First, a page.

Through the Looking Glass Children's Book Reviews

Blackbird Fly

Blackbird Fly

Erin Entrada Kelly
For ages 9 to 12
HarperCollins, 2015   ISBN: 978-0062238610

When Apple was little she and her mother left their home in the Philippines and they came to the United States to live in a town called Chapel Spring in Lousiana. Apple’s mother says that they moved to the States so that they could have a better life, but Apple is sure that her mother simply could not remain in the Philippines after her husband, Apple’s father, died suddenly. When they left the Philippines, they left almost everything they had behind. All Apple brought with her was a postcard showing a beach in the Philippines and an old Beatles cassette tape. The tape has her father’s name on it and last year Apple was able to buy an old tape player so that she could listen to the music on the cassette.

As far as Apple is concerned, “once you listen to the Beatles, you can’t go back,” and she has been trying to persuade her mother to buy her a guitar ever since she fell in love with the music created by John, Paul, Ringo and George. So far Apple’s mother has refused to let Apple get a guitar because she thinks her daughter should focus on her school work, and music would be an unwanted distraction.

Apple’s mother likes to think that they are part of American society now, but Apple knows otherwise. She does not fit in with the other girls at school. She has a strange name, dark skin, slanted eyes, and black hair. She also does not wear the kinds of fashionable clothes the other girls wear, because her mother refuses to buy such clothes for Apple. Because of her mother’s un-American, “weird” ways, Apple long ago stopped bringing any of her friends over to their house. It was just too embarrassing to do so, and she firmly keeps what little social life she has very separate from her home life.

Apple has long been on the fringe of her social group, the group that Gretchen and Alyssa belong to, but at Alyssa’s party Apple’s status shifts considerably. One of the boys talks about how Apple must get sick a lot because of “all the dogs you eat.” It does not matter that Apple is from the Philippines and not from China, where people do eat dogs. As far as Jake is concerned all Asian people eat dogs.  Then Jake says that Apple is on the “Dog Log.” The Dog Log is an unwritten list of all the girls in their school who are considered ugly. Apple later finds out that apparently she is third on the list.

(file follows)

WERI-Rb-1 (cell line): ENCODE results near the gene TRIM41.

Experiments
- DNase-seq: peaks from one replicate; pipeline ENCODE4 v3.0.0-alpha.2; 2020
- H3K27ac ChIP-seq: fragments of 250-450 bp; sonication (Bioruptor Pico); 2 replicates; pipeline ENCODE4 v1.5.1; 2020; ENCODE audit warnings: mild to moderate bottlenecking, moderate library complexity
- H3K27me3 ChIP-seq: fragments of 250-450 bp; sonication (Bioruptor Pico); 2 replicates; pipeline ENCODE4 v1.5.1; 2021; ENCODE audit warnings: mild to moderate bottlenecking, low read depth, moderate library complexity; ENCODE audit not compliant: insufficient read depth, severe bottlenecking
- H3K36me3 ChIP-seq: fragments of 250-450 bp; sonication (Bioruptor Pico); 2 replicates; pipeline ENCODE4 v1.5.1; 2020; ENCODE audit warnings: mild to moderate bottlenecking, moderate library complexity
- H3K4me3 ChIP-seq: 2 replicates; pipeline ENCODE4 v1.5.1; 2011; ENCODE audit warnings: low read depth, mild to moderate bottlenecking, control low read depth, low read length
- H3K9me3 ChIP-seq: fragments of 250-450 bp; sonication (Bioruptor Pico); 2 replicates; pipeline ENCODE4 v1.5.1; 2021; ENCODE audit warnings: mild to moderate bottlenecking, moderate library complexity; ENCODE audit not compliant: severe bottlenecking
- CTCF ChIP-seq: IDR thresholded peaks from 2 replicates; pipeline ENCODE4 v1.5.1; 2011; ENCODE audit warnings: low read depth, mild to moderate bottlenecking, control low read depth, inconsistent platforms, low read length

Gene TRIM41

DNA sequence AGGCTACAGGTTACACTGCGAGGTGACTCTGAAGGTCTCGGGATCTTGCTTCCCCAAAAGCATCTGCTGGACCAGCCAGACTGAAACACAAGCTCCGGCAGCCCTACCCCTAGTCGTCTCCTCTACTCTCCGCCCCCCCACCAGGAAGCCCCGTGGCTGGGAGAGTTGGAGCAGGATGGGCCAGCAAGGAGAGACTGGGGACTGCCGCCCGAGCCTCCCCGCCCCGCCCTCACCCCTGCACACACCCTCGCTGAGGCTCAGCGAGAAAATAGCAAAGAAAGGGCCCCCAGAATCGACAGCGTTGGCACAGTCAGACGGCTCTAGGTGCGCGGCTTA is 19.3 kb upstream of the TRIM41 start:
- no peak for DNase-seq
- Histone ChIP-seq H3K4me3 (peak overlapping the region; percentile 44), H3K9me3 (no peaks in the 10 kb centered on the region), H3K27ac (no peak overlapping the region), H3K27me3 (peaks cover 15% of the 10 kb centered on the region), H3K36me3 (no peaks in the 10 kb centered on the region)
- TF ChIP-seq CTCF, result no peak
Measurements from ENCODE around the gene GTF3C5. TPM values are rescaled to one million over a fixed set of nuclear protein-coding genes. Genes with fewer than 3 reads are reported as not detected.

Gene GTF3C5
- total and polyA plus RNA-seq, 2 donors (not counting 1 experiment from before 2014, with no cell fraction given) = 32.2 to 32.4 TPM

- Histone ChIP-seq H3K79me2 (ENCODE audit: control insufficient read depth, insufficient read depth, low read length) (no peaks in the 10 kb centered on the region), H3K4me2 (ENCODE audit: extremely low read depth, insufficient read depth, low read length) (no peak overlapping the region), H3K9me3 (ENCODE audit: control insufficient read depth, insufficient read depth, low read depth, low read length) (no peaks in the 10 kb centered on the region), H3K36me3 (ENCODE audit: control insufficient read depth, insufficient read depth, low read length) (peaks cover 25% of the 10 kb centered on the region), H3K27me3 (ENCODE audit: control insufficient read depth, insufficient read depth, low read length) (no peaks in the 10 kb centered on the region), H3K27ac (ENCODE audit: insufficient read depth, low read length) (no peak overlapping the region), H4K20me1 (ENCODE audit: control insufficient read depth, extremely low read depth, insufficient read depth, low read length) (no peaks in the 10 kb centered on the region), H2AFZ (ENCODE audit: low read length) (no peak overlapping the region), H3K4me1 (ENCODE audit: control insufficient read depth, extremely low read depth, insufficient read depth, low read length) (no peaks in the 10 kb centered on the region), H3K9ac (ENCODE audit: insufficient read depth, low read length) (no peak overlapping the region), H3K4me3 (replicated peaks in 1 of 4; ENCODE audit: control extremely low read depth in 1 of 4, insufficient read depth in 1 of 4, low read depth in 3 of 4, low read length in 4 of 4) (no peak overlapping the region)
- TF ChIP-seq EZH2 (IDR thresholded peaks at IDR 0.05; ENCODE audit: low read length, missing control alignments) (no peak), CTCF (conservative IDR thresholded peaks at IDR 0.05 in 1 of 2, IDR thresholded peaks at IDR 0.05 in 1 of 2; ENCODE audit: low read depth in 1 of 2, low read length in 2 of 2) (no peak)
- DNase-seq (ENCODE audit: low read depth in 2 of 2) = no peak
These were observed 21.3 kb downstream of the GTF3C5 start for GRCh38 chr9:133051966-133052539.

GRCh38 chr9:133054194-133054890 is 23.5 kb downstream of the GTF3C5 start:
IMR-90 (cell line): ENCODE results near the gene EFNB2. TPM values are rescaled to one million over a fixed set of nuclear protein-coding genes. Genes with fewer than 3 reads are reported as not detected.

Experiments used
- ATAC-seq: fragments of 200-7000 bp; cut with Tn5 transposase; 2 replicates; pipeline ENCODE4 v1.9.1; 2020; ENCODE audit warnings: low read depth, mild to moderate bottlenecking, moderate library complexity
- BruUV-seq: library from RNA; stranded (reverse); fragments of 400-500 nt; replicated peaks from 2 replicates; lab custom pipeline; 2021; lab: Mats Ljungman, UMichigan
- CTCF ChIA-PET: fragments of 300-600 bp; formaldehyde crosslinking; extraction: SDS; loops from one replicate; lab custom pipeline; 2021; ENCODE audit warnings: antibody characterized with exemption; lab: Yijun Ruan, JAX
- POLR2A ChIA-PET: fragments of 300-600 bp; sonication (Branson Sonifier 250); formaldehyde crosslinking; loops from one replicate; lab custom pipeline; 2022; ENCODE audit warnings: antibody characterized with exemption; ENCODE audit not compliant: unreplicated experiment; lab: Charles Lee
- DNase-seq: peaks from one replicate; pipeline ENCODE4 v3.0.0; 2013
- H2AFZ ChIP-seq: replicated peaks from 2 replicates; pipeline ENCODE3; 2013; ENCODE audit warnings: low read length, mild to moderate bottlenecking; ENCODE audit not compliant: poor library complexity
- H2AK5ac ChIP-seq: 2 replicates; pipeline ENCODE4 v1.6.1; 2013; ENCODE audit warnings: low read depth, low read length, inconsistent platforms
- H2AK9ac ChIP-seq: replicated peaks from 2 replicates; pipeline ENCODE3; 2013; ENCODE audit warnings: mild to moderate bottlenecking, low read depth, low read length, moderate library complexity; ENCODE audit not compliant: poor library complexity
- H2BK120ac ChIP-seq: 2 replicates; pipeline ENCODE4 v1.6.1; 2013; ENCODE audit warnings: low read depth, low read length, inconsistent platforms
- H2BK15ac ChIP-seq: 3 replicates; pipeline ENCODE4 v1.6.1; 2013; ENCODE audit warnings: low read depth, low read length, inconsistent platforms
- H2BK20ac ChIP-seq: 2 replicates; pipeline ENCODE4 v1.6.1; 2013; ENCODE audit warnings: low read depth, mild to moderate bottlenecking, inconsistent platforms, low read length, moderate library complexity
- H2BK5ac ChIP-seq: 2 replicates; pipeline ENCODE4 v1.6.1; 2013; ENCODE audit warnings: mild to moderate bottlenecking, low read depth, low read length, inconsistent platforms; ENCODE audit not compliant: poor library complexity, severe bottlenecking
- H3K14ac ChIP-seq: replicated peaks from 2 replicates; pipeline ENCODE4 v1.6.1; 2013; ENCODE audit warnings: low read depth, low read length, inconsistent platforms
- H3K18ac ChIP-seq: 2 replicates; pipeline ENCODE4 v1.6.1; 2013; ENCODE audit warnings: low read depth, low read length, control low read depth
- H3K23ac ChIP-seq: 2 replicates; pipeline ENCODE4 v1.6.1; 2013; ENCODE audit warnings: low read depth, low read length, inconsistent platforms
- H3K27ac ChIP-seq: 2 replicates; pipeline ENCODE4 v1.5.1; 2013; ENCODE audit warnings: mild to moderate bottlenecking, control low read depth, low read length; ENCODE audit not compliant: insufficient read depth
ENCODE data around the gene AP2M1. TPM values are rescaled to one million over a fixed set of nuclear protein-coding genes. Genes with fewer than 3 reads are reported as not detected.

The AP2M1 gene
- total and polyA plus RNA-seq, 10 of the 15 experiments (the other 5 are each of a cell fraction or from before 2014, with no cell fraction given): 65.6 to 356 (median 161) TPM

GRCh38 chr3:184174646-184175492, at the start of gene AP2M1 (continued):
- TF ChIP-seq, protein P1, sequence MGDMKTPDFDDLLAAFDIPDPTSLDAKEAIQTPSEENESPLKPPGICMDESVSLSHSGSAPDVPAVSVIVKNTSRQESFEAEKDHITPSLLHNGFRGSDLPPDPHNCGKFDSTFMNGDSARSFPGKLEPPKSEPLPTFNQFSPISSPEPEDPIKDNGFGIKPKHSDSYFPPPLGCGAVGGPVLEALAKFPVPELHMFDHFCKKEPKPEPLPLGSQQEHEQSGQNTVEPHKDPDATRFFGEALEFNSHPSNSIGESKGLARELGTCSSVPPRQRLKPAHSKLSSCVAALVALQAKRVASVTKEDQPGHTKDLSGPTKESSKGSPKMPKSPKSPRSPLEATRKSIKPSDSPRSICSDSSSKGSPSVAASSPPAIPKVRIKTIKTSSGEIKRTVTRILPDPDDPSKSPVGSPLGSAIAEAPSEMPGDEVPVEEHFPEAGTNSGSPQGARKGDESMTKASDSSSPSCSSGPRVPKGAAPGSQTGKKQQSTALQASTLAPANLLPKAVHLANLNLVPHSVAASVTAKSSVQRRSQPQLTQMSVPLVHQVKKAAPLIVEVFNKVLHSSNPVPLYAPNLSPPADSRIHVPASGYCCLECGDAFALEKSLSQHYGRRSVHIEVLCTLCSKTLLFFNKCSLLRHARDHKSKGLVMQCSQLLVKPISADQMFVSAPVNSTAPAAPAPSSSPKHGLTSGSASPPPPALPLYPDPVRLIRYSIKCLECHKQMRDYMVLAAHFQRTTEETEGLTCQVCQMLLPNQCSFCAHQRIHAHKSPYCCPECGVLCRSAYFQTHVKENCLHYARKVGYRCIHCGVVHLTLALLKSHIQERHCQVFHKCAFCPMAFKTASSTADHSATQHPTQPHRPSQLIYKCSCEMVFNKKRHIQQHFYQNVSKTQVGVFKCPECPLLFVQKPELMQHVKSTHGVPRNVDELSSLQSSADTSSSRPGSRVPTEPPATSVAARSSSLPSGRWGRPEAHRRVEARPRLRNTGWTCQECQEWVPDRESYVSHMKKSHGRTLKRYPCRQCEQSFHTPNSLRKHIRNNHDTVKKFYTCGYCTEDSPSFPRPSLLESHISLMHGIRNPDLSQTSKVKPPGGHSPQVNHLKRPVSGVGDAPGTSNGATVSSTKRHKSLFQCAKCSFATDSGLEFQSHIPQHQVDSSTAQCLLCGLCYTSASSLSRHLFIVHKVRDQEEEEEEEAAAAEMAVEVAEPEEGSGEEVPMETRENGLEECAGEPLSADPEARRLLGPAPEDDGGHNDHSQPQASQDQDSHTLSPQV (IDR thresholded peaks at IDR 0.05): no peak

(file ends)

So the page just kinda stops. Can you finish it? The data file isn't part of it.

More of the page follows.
To say that Apple is mortified is an understatement. Alyssa pretends that she wants to get Apple off the list, but in fact she goes out of her way to make Apple miserable. The boys are just as bad, if not worse, and Apple decides that the only option open to her is for her to run away. What she needs is a guitar and then she can become a street musician in New Orleans. She can stand on the side of the street and earn money by singing and playing for the people who pass by. Surely such a life would be better than then one that she has.

Apple’s school life gets worse and worse and then a new boy comes to school, a boy called Evan Temple who does not seem to care what Alyssa and her cronies do or say. Unlike Apple, he is does not define himself based on what other people think of him. He is comfortable in his own skin and their words mean nothing to him.

In this remarkable book we see how a girl, who is cruelly bullied at school, finds out that fitting in at school is not the be all and end all. In fact, staying true to yourself and finding your own voice really matters. The question is how does one do this? What is the secret?

With great sensitivity and an appreciation for what life is like for tweens, the author of this book explores some painful issues, and she gives readers a lot to think about.